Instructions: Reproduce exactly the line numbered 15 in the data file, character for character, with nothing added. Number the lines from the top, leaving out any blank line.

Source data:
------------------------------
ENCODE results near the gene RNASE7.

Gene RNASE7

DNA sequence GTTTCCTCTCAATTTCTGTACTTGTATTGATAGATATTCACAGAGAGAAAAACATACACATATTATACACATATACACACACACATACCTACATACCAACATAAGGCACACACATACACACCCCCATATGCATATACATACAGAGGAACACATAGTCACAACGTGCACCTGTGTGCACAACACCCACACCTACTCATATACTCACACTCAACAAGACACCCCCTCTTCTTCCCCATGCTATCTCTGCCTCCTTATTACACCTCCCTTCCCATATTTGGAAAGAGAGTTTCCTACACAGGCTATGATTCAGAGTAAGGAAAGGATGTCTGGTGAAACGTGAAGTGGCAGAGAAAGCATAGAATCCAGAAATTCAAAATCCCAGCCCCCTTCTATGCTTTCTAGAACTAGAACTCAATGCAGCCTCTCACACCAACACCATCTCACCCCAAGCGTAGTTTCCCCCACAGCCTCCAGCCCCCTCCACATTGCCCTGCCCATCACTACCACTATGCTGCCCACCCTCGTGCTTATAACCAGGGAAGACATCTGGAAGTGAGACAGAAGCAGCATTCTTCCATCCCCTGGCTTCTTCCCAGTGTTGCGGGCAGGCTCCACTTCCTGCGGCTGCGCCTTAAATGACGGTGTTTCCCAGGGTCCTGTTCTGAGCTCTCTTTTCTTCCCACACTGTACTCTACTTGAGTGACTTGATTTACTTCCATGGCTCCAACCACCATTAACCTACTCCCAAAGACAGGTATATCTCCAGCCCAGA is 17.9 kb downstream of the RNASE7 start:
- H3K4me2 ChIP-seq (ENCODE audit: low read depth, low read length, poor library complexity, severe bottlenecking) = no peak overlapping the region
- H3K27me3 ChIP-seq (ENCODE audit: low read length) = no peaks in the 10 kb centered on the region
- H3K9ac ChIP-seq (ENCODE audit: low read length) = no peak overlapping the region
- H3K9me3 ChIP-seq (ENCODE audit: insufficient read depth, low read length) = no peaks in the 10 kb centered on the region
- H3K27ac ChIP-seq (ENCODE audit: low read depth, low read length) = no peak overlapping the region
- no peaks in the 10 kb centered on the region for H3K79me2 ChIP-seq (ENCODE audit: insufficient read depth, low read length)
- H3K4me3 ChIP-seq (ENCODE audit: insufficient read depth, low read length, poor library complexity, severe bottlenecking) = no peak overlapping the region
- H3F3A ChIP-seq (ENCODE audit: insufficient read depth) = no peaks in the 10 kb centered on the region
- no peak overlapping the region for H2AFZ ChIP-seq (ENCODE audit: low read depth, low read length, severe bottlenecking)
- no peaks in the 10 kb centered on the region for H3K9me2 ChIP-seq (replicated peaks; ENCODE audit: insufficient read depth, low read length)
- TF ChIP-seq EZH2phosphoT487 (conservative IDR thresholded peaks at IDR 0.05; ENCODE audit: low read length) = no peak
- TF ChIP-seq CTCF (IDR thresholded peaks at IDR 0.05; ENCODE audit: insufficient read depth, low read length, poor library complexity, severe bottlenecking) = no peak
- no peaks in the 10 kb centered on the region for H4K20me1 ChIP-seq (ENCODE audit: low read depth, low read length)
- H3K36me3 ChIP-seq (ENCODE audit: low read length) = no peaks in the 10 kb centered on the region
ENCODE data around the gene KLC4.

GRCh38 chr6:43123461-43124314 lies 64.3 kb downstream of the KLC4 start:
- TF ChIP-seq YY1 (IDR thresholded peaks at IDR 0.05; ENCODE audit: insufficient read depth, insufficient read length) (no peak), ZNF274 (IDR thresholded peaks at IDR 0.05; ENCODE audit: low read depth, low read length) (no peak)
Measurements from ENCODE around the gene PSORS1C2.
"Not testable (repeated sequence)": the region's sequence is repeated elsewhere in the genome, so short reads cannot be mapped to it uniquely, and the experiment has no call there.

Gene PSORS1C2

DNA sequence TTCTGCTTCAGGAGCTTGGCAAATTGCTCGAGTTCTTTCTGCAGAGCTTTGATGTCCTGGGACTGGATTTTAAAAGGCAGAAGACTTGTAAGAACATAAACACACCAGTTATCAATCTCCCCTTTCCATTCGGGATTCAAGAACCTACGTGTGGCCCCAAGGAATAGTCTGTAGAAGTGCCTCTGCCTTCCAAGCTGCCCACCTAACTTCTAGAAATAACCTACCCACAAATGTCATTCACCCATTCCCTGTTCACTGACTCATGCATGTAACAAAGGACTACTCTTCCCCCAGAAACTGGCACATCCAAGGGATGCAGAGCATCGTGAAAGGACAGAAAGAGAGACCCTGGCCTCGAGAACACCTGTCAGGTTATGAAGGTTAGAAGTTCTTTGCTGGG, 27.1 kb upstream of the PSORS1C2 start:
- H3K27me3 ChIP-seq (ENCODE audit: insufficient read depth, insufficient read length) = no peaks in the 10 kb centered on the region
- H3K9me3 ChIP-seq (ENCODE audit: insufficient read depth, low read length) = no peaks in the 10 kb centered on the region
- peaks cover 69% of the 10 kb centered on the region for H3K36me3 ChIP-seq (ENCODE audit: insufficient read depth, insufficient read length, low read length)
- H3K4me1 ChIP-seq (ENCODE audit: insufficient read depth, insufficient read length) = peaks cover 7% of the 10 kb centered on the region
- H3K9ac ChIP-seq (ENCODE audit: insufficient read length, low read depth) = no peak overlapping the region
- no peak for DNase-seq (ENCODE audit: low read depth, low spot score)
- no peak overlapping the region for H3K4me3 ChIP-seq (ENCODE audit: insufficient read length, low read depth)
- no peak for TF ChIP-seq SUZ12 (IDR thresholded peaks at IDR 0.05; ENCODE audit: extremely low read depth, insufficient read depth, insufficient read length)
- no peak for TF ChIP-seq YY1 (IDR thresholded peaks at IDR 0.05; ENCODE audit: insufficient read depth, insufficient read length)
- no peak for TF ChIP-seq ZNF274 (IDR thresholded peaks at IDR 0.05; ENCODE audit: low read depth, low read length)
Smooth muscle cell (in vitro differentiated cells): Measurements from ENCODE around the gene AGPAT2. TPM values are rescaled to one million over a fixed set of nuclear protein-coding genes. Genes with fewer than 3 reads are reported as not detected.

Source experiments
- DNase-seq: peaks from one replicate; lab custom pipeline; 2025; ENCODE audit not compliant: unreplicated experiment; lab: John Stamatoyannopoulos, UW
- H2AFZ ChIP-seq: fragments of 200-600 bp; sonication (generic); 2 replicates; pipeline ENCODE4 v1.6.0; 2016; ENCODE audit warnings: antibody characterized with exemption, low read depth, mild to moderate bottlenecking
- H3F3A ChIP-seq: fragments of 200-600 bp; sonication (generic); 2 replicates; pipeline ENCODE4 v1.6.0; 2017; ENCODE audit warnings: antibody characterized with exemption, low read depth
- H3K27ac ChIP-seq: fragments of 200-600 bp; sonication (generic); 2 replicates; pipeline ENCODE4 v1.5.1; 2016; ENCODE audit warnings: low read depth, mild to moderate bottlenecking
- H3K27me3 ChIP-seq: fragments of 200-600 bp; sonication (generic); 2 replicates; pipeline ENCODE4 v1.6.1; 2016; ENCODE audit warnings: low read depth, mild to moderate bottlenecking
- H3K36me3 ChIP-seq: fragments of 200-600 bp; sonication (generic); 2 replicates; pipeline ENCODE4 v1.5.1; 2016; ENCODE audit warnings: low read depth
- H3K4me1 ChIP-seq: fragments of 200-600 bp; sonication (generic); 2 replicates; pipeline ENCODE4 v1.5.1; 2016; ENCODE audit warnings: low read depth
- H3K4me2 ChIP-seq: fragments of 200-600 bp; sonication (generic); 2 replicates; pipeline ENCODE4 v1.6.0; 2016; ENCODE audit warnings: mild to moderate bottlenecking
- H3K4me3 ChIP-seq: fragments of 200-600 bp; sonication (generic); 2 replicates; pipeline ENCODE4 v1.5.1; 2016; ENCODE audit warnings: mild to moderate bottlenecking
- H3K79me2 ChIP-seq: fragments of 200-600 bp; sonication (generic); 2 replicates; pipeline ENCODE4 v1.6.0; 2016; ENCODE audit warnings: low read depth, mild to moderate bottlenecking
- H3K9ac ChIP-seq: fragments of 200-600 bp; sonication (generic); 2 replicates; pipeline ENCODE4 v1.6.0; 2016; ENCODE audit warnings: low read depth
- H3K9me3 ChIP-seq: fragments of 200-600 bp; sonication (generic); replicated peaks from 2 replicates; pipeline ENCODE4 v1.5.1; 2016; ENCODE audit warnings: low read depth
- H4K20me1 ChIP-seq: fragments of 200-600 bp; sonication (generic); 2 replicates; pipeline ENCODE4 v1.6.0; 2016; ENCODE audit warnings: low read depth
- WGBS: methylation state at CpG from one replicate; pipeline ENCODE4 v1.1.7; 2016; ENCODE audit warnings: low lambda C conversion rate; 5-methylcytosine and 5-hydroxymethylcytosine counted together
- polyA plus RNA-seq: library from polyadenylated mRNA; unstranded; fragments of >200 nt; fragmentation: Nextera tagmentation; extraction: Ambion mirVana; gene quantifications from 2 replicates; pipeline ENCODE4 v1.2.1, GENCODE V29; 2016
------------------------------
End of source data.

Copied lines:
- TF ChIP-seq CTCF (IDR thresholded peaks at IDR 0.05; ENCODE audit: insufficient read depth, low read length, poor library complexity, severe bottlenecking) = no peak